Our abject failure in maintaining social distance
While people around the world have been meticulously trying to maintain social distance in a bid to fight the deadly coronavirus, it seems many people in Bangladesh just couldn't care less about it to contain further spread of the virus. The result is, we are noticing an alarming rise in the number of new infections and deaths from the disease across the country. After the first few Covid-19 cases were detected in the country, the first major risk of spreading the virus across the country was taken when the government announced a national holiday from March 26, before the start of which people in their thousands left the capital for their village homes. The second major risk was taken when hundreds of garment workers were made to come back to the city to join work at the beginning of this month. We have just started to witness the results of these two incidents. And what we have witnessed last Saturday—when thousands of people from different corners of the country gathered at Brahmanbaria's Sarail upazila to attend the namaz-e-janaza of a religious leader, defying government orders to maintain social distancing—could be described as the third major incident that would further spread the virus among people.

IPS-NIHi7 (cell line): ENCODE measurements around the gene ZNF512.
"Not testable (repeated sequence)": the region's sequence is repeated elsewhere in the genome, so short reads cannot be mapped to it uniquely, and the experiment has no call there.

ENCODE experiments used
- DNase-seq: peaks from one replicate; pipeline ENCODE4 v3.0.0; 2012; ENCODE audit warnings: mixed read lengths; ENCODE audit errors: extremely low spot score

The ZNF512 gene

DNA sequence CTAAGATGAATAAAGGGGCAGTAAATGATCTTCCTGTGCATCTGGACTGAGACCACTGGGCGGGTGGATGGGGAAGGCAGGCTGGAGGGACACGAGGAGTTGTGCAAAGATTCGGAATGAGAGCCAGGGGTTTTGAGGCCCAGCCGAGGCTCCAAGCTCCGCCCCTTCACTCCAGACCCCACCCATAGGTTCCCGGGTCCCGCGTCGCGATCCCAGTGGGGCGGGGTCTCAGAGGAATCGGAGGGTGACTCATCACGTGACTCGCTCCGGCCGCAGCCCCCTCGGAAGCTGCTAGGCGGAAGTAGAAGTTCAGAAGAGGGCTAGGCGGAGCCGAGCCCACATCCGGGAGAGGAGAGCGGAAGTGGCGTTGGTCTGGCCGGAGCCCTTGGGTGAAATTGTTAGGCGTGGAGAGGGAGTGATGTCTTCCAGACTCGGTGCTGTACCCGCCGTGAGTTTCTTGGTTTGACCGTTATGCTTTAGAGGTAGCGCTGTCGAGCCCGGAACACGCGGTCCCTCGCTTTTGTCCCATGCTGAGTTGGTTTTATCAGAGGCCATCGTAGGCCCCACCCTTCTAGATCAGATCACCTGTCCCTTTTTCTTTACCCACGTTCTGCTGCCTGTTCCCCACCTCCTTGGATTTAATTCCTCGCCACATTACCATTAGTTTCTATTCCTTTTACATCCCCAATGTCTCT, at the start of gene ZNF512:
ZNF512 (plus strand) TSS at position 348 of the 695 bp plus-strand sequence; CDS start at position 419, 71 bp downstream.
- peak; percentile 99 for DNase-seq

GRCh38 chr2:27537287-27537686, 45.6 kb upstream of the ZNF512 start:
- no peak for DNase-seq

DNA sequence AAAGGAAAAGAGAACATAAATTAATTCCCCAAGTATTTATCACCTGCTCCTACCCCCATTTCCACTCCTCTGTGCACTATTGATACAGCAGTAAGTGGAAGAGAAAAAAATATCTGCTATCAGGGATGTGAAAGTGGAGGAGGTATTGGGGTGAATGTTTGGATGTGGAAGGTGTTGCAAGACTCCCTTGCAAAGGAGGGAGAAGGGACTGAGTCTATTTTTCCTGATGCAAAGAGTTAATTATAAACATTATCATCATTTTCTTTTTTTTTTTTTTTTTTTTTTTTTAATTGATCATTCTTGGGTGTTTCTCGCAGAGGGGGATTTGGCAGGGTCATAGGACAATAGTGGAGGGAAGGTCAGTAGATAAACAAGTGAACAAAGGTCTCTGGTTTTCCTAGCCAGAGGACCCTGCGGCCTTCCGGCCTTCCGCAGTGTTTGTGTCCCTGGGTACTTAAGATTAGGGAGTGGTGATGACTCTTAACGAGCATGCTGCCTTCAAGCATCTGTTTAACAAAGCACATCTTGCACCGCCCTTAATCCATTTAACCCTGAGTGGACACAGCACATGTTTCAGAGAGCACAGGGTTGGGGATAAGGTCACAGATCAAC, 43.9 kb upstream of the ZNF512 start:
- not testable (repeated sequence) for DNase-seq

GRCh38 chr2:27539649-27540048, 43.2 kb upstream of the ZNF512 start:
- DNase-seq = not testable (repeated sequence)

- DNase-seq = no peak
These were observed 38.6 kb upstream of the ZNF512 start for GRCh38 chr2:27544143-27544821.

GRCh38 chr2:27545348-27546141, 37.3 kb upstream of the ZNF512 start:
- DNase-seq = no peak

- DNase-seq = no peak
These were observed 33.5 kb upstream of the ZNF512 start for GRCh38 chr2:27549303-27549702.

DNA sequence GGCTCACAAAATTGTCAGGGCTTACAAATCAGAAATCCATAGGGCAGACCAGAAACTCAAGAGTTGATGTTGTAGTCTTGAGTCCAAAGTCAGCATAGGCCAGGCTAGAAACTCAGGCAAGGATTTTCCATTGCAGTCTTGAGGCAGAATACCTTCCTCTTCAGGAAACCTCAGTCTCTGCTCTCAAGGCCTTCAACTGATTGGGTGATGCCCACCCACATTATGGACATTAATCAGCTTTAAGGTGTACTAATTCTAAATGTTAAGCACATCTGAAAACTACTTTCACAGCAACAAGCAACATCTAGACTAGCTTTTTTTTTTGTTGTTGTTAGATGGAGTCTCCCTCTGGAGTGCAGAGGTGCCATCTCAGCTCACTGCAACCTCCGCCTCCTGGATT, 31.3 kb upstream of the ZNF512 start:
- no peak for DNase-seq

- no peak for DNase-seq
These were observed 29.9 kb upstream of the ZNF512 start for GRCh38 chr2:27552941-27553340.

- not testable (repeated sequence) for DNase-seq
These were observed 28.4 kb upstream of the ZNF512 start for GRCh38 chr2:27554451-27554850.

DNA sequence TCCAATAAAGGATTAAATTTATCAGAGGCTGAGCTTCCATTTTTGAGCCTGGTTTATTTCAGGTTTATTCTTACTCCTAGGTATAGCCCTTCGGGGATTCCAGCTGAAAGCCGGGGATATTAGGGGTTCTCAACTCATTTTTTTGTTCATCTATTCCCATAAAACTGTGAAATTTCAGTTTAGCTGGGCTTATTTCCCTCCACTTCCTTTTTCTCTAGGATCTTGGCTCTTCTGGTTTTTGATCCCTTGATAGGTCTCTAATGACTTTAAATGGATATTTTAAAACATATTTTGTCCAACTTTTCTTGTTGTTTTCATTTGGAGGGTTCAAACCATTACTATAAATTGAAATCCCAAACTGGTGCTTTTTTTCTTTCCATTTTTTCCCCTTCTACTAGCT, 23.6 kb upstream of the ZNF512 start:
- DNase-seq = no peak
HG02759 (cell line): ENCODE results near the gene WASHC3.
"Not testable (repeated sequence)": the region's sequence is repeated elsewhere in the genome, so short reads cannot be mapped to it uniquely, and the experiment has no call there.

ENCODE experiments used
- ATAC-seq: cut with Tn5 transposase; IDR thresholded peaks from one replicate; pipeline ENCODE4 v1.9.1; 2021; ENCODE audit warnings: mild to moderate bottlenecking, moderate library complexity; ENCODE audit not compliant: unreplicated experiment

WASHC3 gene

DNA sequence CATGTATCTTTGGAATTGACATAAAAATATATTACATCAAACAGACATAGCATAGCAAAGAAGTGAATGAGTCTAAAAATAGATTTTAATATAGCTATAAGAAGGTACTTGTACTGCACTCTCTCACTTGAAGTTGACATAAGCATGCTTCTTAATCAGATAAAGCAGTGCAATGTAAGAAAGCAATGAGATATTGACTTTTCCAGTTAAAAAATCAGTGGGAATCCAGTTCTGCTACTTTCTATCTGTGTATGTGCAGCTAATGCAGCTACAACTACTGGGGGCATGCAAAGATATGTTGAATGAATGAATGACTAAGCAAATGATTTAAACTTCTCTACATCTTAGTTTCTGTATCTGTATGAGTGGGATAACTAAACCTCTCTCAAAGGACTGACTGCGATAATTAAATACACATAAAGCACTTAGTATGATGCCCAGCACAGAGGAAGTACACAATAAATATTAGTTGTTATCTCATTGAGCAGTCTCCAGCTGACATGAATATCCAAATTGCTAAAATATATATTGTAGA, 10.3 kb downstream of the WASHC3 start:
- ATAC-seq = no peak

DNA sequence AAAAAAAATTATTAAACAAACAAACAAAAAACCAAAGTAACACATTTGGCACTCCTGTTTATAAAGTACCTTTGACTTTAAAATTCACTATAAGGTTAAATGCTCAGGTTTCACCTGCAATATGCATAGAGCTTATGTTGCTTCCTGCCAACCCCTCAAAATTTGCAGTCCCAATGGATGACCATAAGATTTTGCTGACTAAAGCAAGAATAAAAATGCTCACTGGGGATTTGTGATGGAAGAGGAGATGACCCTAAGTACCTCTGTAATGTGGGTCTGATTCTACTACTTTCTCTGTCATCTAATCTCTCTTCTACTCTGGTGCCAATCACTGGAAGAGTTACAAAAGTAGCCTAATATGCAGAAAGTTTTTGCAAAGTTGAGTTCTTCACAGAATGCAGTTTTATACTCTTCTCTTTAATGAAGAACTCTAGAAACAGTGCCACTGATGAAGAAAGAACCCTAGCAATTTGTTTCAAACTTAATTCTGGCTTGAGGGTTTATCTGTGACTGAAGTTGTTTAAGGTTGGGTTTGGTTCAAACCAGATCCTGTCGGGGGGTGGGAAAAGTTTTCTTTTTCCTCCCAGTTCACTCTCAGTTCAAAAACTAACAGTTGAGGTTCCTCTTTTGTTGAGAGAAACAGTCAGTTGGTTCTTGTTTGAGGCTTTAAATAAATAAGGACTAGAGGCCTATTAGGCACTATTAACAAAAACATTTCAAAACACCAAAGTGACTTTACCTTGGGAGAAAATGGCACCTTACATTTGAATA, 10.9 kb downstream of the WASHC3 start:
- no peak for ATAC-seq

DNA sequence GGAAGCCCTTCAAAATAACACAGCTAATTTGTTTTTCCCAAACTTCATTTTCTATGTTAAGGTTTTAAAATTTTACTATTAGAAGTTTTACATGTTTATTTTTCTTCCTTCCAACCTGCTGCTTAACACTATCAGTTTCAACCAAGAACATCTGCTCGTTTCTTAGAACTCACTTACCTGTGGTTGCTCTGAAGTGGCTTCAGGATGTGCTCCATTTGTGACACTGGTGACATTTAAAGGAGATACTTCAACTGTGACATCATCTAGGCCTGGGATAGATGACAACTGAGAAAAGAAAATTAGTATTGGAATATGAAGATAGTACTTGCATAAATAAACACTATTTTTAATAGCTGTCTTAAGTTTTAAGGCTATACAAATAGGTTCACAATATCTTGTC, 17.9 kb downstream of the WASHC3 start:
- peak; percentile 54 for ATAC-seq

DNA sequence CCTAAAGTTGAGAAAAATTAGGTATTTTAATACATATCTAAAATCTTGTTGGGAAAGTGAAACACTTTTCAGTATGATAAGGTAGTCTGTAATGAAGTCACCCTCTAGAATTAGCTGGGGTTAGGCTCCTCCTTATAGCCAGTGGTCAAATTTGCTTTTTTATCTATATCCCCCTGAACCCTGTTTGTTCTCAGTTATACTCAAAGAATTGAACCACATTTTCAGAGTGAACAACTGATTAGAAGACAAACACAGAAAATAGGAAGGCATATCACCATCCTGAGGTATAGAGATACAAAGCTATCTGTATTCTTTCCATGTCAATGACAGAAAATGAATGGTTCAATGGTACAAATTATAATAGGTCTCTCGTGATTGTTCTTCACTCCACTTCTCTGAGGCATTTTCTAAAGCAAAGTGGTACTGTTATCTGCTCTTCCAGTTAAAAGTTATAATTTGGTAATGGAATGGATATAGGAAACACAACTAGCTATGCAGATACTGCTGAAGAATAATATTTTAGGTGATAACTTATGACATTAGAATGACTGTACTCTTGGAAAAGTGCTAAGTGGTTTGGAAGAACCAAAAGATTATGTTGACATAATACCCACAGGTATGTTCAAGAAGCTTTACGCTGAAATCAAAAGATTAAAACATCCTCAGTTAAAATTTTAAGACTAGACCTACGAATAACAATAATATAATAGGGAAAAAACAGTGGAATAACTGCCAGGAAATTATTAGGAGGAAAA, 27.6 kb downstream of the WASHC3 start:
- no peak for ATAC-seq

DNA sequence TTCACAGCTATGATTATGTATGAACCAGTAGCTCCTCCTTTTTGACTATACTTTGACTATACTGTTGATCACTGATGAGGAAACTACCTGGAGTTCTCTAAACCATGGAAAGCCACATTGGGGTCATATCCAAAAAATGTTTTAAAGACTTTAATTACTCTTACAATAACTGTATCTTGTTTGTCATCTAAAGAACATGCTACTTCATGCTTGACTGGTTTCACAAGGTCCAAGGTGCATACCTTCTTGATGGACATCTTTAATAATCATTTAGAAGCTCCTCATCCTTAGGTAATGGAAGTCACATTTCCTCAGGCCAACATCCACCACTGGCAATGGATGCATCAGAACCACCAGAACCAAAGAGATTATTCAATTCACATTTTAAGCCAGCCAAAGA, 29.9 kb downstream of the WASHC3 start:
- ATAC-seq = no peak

Apart from these unfortunate events, shutdown and social distancing measures taken by the government are often being ignored by people in general. Every day, hundreds of people gather at local bazaars, which are believed to be the hotspots of spreading and contracting the virus, to buy daily necessities and poor people queue up on the street to buy subsidised food without maintaining the safe distance. Unfortunately, the law enforcement agencies could do little to make people keep a safe distance from one another and also could not stop people from coming out of home unnecessarily.
And then there are thousands of garment workers who have been protesting on the streets for days to get their due salaries, risking their own lives, but are not getting anything except assurances from the garment owners.
We hope the government will be strict enough to enforce the shutdown and social distancing measures with the help of the law enforcement agencies. It should also seek the cooperation of civil society, including the religious bodies, to ensure that no social gatherings, religious or otherwise, take place in the country during this time of a national health crisis.